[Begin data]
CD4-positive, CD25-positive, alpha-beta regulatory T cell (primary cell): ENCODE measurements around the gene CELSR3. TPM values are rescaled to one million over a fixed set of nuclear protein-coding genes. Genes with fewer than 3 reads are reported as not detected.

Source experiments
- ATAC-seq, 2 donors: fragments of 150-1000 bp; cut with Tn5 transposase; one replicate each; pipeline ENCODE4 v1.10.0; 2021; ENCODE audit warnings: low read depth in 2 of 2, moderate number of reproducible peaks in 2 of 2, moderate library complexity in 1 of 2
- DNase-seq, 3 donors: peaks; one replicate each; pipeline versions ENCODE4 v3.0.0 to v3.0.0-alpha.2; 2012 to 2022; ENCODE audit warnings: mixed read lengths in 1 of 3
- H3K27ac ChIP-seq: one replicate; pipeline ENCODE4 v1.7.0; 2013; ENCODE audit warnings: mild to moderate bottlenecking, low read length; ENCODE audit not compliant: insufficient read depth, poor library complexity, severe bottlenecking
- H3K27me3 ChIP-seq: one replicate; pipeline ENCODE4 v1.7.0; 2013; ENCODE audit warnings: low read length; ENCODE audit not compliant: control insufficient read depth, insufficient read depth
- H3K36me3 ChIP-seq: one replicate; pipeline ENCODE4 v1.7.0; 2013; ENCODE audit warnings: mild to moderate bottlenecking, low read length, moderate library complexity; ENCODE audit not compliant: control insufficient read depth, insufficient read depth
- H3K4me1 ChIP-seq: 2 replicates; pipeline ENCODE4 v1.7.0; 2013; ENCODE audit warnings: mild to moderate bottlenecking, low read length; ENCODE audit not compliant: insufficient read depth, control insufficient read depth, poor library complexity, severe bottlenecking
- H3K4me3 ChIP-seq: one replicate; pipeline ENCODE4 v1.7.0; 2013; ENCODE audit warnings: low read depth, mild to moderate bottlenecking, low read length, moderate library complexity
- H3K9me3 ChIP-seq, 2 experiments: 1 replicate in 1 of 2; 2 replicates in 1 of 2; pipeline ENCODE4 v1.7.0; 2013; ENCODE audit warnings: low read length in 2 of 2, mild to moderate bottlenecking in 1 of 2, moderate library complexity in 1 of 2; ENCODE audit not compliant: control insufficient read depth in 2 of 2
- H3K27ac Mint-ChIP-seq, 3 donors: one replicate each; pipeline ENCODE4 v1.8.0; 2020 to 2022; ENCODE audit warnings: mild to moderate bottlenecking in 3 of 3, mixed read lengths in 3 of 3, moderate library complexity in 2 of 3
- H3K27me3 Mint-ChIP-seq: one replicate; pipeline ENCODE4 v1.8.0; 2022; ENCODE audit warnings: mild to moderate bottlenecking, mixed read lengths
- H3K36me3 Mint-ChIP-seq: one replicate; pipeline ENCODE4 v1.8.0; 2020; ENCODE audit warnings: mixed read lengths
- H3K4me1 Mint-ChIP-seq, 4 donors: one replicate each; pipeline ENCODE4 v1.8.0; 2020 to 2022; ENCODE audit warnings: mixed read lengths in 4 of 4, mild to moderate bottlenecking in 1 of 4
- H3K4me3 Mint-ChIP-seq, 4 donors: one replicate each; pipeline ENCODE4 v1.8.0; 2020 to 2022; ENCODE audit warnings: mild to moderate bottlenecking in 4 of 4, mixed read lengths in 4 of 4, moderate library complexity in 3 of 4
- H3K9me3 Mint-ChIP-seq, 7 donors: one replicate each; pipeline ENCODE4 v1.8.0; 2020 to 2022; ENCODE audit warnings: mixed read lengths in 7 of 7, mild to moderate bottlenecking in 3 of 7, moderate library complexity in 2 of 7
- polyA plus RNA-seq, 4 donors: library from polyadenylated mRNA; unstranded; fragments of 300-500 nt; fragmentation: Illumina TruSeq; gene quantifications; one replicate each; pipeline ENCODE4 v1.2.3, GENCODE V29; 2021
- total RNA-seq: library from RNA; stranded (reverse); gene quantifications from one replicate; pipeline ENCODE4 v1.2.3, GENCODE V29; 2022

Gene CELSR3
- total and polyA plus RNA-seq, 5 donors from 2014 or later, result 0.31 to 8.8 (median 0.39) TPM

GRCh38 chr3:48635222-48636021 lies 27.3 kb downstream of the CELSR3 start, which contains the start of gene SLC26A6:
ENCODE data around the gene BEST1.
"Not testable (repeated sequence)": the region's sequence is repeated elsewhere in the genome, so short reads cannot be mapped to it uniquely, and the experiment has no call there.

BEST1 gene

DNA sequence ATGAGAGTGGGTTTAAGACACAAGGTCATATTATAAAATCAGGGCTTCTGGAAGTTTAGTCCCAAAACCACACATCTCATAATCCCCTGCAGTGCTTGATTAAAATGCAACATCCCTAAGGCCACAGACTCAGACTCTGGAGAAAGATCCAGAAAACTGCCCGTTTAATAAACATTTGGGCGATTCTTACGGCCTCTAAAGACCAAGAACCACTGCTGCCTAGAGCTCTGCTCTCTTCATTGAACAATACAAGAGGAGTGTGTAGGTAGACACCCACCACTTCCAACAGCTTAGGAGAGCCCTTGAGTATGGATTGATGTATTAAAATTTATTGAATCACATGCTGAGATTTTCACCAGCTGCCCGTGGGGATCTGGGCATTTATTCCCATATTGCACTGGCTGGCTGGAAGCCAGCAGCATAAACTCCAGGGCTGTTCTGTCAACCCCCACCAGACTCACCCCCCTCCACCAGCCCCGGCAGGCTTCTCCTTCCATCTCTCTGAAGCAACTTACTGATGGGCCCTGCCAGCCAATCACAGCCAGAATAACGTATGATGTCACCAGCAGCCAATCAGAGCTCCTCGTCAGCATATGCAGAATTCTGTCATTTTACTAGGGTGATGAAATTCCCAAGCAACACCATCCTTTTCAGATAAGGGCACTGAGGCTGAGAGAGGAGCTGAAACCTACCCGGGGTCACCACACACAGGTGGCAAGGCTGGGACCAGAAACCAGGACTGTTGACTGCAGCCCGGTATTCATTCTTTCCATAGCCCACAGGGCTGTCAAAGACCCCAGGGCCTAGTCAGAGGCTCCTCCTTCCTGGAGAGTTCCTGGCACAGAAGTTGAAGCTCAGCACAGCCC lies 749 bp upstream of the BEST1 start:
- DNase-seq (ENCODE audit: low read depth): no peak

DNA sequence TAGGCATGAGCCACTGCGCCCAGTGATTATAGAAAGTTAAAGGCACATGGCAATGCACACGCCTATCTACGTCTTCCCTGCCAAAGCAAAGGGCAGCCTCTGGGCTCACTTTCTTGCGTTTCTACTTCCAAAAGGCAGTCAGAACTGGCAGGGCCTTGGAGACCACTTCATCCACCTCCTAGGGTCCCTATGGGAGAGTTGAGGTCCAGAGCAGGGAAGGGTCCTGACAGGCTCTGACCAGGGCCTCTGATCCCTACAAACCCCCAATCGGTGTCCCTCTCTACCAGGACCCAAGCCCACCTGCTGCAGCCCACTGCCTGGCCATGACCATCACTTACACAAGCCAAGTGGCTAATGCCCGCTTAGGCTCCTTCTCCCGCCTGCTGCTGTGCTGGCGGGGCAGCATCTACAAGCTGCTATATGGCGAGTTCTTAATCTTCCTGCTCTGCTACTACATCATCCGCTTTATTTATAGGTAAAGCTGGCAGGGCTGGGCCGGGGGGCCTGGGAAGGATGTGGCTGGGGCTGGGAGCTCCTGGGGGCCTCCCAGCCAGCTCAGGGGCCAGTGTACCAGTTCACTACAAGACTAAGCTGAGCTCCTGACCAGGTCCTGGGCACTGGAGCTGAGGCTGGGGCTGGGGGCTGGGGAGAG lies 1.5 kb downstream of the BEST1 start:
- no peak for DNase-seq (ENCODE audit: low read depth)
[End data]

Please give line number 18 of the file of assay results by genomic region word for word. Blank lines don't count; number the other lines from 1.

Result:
- total RNA-seq: library from RNA; stranded (reverse); gene quantifications from one replicate; pipeline ENCODE4 v1.2.3, GENCODE V29; 2022